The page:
Tim Evanson For months now, a group of tech giants including Google, Facebook, Microsoft, Yahoo, and LinkedIn has asked the Foreign Intelligence Surveillance Court (FISC) for the right to be more specific on the types of legal requests they receive from the government. Since the wake of the Snowden leaks earlier this year, these companies have pushed for oral argument before the court and have asked that this argument be open to the public. Currently, Google and many other companies break out American law enforcement requests in their transparency reports. However, those figures represent all law enforcement nationwide and do not sub-divide by agency. Specifically, the companies want to be able to break out “[Foreign Intelligence Surveillance Act] orders based on probable cause,” “Section 702 of FISA,” “FISA Business Records,” “FISA Pen Register/Trap and Trace,” and National Security Letters. But now, the American government has responded to these companies, asking for an ex parte, in camera review. That means only the judge would be able to hear the government’s case. Google and the other movants would not be able to argue a response before the judge.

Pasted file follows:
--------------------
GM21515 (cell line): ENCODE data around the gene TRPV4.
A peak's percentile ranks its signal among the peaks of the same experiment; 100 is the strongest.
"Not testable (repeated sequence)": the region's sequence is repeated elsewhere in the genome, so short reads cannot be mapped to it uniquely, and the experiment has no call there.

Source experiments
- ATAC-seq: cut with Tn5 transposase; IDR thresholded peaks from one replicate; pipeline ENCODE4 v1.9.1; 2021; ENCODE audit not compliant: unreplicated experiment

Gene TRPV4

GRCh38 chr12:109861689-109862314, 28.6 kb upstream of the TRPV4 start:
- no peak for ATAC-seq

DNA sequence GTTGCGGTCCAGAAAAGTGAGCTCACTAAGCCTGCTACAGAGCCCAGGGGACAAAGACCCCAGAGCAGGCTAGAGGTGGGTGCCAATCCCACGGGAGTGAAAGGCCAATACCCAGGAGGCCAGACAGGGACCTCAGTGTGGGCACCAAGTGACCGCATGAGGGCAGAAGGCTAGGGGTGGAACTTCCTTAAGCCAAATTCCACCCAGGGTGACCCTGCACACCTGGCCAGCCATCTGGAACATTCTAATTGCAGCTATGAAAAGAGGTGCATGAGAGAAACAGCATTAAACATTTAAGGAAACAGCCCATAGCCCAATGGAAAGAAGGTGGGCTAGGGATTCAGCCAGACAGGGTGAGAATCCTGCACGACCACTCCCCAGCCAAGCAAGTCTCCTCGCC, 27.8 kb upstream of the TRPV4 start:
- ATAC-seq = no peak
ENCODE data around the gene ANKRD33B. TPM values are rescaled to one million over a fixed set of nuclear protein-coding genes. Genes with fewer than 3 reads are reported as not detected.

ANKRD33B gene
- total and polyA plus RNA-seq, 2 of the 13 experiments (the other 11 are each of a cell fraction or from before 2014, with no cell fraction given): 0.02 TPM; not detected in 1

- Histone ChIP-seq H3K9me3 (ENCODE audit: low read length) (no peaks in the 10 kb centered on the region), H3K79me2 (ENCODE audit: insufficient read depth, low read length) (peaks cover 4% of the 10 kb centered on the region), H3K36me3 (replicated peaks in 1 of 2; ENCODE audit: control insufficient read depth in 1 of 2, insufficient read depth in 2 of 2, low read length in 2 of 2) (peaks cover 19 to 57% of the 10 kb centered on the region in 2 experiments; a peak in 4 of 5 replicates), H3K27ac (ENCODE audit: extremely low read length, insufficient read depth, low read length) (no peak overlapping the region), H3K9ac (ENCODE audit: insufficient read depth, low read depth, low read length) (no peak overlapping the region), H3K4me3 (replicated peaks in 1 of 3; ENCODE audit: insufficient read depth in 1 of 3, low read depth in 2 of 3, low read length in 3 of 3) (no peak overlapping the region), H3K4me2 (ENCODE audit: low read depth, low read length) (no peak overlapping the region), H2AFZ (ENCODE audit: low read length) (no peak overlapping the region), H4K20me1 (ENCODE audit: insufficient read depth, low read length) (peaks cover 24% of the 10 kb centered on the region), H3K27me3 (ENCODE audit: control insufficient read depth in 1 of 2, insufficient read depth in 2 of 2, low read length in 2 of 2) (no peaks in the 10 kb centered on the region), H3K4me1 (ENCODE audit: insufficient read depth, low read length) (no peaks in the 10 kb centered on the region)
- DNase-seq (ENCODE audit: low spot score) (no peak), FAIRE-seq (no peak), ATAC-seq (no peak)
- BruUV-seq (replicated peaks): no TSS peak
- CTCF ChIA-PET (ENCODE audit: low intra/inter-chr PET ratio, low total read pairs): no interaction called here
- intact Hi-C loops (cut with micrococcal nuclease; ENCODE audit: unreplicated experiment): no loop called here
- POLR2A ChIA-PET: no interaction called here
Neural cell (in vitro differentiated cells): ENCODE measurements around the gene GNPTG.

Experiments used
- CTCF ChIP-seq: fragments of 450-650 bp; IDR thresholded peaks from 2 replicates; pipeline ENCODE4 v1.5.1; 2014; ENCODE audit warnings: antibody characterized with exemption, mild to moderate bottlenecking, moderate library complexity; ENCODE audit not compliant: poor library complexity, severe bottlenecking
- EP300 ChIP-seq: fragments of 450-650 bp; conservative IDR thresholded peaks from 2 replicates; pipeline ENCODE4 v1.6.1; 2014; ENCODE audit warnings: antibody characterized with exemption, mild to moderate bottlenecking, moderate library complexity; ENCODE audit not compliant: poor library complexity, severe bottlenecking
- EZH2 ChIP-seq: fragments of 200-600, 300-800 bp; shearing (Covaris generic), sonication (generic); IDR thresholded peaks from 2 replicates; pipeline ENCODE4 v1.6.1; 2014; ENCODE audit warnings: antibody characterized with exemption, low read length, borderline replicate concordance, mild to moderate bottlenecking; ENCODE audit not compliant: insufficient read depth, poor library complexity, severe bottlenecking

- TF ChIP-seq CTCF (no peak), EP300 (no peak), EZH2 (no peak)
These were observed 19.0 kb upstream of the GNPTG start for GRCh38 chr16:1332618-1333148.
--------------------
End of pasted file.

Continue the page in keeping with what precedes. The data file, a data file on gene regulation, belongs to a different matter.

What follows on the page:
The movants say that they have only been given heavily redacted versions of the government’s submissions.     

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